Described by The Telegraph as “one of the world’s leading experts on digital money”, by The Independent as a “grade-A geek”, by the Centre for the Study of Financial Innovation as “one of the most user-friendly of the UK’s uber-techies” and by Financial World as “mad”, Dave is a member of the editorial board of the E-Finance & Payments Law and Policy Journal, a columnist for SPEED and well-known for his blogs on Digital Money and Digital Identity. He has lectured to MBA level on the impact of new information and communications technologies, contributed to publications ranging from the Parliamentary IT Review to Prospect and wrote a Guardian column for many years. He is a media commentator on electronic business issues and has appeared on BBC television and radio, Sky and other channels around the world. For much more, see www.dgwbirch.com
Dr Malcolm Cooper holds a First Class Bachelor of Arts in History from Dalhousie University, a Master of Arts in History from the University of Western Ontario, and a Doctorate of Philosophy in Modern History from Oxford University. His thesis on the formation of the Royal Air Force was subsequently developed into a book, The Birth of Independent Air Power, and published in 1986. His career has included a Research Fellowship at Downing College, Cambridge, management of the research programme of the Institute of Chartered Accountants in England and Wales, equity research management with three different investment banks (none of which, alas, exist today under their original name), and a five year spell as Head of Research for the City of London Corporation. His most recent post was as Head of research for the independent public policy think tank Centre for Cities.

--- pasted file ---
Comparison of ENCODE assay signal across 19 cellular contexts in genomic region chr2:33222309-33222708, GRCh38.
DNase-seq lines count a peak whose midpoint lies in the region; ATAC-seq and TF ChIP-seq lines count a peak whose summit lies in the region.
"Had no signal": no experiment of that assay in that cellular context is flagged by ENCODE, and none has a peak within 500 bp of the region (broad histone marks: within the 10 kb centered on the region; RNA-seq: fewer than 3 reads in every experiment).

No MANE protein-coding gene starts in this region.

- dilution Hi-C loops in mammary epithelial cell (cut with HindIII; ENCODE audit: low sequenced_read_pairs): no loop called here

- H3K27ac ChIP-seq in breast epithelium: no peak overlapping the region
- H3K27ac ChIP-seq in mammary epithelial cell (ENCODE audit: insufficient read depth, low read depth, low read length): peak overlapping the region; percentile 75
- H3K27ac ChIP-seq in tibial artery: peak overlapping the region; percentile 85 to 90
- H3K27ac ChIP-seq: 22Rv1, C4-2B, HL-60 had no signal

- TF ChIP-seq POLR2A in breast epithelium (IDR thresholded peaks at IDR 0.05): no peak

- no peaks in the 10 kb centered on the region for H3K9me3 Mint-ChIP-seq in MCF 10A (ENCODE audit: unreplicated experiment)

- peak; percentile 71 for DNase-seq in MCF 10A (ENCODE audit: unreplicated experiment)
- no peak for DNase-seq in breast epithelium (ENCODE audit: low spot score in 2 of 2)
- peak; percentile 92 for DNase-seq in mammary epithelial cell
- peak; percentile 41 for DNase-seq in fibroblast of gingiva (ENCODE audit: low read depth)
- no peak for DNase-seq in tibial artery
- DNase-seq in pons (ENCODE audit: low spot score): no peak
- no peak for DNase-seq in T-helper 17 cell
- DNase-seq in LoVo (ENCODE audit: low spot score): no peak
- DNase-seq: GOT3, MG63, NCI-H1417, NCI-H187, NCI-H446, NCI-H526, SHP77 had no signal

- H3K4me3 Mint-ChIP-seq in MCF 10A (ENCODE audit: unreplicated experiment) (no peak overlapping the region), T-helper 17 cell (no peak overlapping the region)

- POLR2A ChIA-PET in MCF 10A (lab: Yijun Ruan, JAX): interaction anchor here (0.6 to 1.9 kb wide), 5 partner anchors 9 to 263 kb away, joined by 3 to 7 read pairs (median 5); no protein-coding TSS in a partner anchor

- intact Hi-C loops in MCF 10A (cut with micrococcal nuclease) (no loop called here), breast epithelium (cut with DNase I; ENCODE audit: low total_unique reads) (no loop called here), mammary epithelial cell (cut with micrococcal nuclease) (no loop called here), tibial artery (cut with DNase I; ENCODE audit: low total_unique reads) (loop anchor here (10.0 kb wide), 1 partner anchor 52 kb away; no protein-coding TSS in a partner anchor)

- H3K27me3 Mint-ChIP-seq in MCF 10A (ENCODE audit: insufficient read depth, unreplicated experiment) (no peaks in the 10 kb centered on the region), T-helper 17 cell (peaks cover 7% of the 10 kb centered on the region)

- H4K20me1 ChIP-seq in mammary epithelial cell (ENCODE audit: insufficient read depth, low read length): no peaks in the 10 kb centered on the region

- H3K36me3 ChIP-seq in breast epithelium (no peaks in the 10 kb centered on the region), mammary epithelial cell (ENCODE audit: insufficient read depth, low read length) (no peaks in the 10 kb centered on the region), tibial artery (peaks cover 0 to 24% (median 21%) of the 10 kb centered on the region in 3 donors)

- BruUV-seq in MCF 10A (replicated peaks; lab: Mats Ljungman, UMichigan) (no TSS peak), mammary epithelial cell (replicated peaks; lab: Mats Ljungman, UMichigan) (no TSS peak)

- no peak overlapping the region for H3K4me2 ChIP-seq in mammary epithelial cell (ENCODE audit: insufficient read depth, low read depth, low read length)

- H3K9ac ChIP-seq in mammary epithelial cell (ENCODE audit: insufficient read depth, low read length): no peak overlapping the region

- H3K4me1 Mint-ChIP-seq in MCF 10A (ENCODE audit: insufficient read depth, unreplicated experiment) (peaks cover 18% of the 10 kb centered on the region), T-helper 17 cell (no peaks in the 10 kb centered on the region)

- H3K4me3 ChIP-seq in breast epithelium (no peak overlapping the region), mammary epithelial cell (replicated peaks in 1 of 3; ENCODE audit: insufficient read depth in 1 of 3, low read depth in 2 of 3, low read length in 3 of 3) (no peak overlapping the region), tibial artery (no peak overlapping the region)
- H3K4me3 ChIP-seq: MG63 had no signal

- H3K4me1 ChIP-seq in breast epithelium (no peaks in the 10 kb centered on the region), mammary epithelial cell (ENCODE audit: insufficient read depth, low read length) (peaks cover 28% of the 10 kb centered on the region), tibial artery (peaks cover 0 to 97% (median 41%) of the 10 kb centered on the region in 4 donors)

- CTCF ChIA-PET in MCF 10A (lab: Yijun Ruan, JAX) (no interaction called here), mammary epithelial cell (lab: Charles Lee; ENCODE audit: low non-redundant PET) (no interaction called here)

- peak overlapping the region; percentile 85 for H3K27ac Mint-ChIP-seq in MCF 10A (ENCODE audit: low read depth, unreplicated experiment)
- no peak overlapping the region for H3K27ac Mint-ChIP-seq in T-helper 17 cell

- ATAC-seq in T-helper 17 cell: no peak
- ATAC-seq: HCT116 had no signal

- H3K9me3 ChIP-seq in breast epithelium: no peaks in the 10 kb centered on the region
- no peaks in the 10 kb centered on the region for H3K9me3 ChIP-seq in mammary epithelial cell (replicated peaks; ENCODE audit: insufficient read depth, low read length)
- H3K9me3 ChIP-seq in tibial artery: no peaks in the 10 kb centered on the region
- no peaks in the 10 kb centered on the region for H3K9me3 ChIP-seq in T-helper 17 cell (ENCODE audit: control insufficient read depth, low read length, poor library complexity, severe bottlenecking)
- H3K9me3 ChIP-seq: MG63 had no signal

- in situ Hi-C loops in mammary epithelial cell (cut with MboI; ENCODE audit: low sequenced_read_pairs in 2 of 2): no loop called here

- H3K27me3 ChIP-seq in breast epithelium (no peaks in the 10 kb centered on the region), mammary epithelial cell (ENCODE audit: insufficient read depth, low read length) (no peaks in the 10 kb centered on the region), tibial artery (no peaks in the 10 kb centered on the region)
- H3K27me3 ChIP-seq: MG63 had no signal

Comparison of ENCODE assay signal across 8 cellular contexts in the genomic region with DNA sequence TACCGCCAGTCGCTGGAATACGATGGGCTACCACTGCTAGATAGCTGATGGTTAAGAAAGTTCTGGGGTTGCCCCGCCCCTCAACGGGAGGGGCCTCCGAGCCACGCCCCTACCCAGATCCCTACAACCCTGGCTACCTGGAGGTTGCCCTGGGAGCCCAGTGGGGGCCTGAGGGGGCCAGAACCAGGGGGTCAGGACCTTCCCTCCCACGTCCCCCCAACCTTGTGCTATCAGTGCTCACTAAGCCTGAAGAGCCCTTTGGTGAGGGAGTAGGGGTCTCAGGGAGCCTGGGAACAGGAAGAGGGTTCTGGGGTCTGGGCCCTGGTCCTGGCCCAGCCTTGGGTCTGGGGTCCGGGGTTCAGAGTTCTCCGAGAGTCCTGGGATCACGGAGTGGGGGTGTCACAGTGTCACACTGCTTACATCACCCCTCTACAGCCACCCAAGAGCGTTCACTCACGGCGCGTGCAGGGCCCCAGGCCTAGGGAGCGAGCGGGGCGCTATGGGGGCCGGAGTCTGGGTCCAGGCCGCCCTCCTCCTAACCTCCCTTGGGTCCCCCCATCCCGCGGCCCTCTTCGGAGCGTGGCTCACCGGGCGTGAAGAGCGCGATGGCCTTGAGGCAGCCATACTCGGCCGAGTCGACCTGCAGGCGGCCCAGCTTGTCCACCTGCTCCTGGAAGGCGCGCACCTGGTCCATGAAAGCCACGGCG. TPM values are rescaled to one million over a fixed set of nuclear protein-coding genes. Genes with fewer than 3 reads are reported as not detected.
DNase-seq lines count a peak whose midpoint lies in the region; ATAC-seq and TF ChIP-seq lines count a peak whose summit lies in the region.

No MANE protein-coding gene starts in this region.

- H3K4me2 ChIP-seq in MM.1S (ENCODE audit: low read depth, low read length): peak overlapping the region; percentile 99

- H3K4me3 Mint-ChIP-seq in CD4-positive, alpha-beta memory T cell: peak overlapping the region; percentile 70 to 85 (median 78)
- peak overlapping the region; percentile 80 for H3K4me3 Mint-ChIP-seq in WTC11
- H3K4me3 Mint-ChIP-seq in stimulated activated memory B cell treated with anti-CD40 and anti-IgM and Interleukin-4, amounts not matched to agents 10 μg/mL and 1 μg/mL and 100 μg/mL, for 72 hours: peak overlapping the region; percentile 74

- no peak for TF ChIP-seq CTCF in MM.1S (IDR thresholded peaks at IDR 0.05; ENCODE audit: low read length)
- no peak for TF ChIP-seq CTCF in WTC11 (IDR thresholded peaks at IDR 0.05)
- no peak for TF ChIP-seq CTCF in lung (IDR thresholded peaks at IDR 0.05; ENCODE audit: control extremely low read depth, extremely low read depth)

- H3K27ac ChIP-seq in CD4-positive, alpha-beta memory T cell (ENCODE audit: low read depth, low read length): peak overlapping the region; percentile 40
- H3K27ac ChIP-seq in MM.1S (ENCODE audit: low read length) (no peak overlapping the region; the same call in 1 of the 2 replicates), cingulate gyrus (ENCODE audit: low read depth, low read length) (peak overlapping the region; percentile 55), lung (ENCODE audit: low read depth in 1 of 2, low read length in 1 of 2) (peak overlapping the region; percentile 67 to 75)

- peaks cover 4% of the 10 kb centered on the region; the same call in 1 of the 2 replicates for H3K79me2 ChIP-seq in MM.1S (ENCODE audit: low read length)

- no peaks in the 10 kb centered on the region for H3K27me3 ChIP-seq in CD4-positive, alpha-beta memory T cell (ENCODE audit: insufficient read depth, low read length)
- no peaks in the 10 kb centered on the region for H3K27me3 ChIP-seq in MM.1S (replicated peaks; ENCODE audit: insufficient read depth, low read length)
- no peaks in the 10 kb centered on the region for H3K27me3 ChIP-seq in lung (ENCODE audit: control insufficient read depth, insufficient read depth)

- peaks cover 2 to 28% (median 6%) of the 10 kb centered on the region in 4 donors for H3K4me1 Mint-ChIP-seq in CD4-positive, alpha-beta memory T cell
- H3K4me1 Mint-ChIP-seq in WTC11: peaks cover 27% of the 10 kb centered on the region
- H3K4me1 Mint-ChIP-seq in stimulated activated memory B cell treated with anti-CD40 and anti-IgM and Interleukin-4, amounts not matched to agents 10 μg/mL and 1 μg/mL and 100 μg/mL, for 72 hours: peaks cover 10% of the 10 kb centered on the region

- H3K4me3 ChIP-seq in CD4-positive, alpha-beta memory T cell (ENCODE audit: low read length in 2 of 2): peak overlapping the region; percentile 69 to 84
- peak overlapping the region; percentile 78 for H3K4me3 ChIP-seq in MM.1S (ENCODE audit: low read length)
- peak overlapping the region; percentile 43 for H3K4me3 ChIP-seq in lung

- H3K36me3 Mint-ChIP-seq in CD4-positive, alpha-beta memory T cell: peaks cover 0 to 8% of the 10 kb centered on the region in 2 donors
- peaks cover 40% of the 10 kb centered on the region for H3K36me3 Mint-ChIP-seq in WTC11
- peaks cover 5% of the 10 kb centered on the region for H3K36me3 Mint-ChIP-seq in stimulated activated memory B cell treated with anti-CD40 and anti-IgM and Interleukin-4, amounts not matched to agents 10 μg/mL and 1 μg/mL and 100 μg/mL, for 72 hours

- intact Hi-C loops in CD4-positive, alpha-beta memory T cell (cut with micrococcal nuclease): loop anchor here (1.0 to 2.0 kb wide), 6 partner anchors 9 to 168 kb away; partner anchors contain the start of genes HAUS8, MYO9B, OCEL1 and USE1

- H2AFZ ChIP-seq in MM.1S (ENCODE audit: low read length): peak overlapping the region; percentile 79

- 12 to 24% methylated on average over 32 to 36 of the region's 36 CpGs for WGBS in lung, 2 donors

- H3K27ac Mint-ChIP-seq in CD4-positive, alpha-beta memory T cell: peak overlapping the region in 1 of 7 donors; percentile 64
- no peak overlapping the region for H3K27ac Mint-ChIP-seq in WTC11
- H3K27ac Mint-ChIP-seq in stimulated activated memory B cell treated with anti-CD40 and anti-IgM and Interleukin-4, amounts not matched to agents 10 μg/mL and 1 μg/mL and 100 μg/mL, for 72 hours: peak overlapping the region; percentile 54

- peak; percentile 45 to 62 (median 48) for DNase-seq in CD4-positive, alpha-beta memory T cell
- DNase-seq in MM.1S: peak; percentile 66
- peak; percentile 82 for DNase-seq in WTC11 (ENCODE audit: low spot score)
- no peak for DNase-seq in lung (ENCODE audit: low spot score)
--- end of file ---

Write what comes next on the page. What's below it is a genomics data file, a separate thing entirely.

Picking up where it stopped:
Malcolm was the first foreigner to take up coverage of the Istanbul and Athens stock markets and spent most of his investment banking career in European emerging markets, his last post being as Head of EMEA Equity Research for ABN-AMRO (a job he gave up in 2000 – not because he could see the dot.com crash coming, but because he decided he really didn’t want to be on the Central Line at 6.30 in the morning any more). Most of his recent work has been in the UK public policy field but be retains an active interest in the more challenging parts of the world, and is still inordinately proud of having a letter published in The Times pointing out some of the more obvious problems with the UK’s current military commitments in Afghanistan. He has also published several pieces on Turkey, including an article in International Affairs, a written submission to the Commons Select Committee and a contribution to a Chatham House forecast of likely regional scenarios following the second Iraq war.